Defending Your FCPA Compliance Program to the Agencies
Day Two of the ACI FCPA Conference featured a panel on “Defending Your FCPA Compliance Program to the Agencies,” with a former Chief of DOJ’s FCPA Unit (Chris Cestaro), former Deputy Chief of the DOJ Fraud Section (James Koukios), and former DOJ-appointed outside monitor (Kwame Manley).
The panelists all agreed—DOJ is putting more resources behind the evaluation of corporate enforcement programs than ever before. In fact, DOJ’s Fraud Section now has a Corporate Enforcement, Compliance, and Policy Unit with compliance specialists. This unit is currently led by FCPA Unit veteran Andrew Gentin, and the acting Assistant Chief is Lauren Kootman.
Here are some of the panelists’ key observations:
- From “day one” of a corporate investigation, companies should be focused on their compliance programs—and that means looking at the state of a compliance program at the time of the events in question, as well as the present state of the compliance program.
- A formal compliance presentation to the government toward the end of an investigation is a “big deal,” but it shouldn’t be the first time that the government hears about compliance. Companies that want more lenient treatment should continuously seek to demonstrate that the government can trust the company to police itself and should engage in ongoing dialogue to determine what the government expects.
- DOJ attorneys considering how to resolve a case with a company are increasingly asking for interviews with compliance personnel and data on the effectiveness of a compliance program; they are not just looking at whether a company has a strong program on paper. DOJ attorneys want to see that the compliance personnel are qualified, trusted by the company, and committed to the goals of the compliance program. These factors will go a long way in making a persuasive case that a monitor is not needed.
- Testing a compliance program is critical—regulators want to confirm that the program is working effectively in practice. These efforts may include conducting employee surveys and speaking to company personnel outside the compliance function to see how confident they are that the program is working; internal audits; and external assessments, transaction testing, and other outside forms of validation.
- Being a small company is not an excuse for a lack of compliance resources—compliance programs need to be “right sized” for the company’s risk profile. There may be legitimate reasons for why a company hasn’t put resources in a given area, but those reasons need to be explained.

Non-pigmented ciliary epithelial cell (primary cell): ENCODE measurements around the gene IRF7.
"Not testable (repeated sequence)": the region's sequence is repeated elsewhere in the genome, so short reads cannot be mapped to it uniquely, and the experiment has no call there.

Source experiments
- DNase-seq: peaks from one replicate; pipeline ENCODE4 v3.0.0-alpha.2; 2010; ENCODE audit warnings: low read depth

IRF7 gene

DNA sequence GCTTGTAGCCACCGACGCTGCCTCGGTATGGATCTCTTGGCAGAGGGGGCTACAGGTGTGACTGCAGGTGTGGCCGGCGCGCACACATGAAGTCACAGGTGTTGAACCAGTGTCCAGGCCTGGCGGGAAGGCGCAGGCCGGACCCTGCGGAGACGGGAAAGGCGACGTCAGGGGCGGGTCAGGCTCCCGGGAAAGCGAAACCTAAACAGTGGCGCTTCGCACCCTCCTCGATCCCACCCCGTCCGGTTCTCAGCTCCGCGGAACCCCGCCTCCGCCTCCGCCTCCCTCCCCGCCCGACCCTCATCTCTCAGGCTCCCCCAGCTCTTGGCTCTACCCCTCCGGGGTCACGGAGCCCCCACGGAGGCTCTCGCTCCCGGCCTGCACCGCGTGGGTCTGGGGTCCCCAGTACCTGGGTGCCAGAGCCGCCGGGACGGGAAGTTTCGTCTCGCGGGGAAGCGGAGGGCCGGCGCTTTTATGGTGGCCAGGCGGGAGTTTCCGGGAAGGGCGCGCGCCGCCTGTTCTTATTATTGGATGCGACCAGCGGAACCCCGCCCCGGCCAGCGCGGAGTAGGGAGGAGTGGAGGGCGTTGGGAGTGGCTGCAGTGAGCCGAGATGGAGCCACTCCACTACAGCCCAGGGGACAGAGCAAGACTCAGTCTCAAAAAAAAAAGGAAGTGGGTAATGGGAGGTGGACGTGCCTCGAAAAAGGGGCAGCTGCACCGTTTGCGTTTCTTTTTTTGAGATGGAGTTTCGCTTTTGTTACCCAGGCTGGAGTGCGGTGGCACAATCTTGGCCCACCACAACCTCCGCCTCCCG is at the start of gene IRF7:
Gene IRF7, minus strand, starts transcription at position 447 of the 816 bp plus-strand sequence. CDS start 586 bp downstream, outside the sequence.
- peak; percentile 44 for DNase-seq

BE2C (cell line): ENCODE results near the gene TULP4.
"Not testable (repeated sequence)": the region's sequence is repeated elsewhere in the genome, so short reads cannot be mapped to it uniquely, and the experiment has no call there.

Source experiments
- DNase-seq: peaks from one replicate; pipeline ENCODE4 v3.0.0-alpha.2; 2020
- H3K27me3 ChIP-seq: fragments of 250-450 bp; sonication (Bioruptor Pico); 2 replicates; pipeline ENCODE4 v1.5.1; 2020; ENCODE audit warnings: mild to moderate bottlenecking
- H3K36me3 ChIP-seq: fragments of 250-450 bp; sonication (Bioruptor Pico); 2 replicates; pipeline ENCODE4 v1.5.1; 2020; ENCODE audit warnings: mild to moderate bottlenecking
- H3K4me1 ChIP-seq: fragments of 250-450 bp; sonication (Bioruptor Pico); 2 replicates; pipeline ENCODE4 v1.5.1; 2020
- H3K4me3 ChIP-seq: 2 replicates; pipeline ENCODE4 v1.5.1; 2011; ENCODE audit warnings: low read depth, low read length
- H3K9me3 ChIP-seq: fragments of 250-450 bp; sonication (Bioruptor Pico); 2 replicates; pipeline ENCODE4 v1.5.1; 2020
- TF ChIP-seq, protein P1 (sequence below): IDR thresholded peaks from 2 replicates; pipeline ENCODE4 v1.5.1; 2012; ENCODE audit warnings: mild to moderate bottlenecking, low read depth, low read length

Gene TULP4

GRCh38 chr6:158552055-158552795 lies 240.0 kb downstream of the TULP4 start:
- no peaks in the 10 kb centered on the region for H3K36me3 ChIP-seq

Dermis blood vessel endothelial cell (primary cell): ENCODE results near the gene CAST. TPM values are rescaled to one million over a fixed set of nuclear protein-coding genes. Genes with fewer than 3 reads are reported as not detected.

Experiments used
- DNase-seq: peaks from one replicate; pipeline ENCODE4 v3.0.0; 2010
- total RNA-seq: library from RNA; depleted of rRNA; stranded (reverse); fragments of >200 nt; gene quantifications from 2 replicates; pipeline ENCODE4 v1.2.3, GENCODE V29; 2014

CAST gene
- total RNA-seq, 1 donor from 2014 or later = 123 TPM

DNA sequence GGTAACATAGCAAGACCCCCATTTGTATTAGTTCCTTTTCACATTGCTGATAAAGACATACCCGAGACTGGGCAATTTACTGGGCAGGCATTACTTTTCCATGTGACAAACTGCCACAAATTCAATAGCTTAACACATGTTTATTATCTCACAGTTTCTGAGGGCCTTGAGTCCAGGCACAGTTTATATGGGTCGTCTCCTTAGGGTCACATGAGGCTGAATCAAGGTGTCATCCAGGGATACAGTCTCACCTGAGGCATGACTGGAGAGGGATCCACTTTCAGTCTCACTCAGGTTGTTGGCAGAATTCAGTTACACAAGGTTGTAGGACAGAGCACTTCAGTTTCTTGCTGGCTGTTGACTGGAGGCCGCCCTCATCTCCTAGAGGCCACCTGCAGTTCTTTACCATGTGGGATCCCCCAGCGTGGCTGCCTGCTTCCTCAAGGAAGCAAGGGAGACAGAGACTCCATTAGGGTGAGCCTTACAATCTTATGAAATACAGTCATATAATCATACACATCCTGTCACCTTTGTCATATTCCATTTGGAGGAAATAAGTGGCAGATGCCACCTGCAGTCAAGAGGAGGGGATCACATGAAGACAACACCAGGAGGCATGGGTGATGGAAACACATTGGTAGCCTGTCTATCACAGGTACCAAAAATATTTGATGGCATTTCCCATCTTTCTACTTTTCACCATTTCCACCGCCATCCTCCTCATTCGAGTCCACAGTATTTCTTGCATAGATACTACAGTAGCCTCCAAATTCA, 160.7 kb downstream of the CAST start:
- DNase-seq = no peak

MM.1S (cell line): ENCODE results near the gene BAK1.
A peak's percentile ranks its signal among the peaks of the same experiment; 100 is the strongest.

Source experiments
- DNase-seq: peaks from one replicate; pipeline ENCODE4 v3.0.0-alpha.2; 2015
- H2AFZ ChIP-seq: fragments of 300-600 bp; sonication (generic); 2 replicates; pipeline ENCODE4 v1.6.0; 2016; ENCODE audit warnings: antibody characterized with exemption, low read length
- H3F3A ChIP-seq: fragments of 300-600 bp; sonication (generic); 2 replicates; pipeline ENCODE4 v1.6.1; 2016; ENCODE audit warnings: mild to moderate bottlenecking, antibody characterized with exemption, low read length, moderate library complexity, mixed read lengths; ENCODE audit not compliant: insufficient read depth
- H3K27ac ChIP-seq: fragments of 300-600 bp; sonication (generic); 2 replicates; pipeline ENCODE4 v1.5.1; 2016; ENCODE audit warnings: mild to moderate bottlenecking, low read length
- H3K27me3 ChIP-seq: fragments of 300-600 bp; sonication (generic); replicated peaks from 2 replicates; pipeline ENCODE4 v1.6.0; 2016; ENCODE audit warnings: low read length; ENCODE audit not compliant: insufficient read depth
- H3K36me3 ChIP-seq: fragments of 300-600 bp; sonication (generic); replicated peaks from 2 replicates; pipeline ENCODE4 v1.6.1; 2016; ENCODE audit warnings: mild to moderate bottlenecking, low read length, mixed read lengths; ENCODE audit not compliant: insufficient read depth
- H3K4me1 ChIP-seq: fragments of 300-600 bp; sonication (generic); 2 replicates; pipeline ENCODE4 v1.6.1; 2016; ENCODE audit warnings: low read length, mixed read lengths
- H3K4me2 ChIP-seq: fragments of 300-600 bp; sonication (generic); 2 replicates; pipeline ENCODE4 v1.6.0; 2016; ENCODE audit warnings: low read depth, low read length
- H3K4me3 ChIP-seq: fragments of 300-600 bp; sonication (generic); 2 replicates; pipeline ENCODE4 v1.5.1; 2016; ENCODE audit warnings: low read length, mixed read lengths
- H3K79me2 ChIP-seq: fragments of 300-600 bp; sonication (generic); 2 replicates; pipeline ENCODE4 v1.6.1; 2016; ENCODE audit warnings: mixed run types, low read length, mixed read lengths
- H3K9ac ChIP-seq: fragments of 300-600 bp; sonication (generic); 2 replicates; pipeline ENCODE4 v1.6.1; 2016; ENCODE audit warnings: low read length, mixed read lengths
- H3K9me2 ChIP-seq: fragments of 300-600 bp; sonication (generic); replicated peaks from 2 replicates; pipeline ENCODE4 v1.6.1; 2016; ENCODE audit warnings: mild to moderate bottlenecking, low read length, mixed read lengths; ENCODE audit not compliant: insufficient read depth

- While enforcement authorities appreciate that there is no “one-size-fits-all” compliance program, companies should bear in mind that the authorities are seeing more and more examples of highly sophisticated compliance programs developed by organizations that want to present their programs in the best possible light. This raising of the bar inevitably increases authorities’ compliance program expectations.
- Recent public comments from high-level DOJ officials suggest that companies should be looking at their compliance programs broadly, in light of prior misconduct, even if unrelated to the current misconduct at issue.
In short, the days of impressing enforcement authorities with well-written compliance policies and glossy training decks are in the past. Enforcement authorities expect more and have the resources to kick the tires on a compliance program to make sure that it is actually working as intended.
Our white collar defense and investigations team at Arnold & Porter can guide a company through the process of developing and improving its compliance program to prevent misconduct in the first place, detect misconduct when it occurs, and persuade the government that the program is effective.
© Arnold & Porter Kaye Scholer LLP 2021 All Rights Reserved. This blog post is intended to be a general summary of the law and does not constitute legal advice. You should consult with counsel to determine applicable legal requirements in a specific fact situation.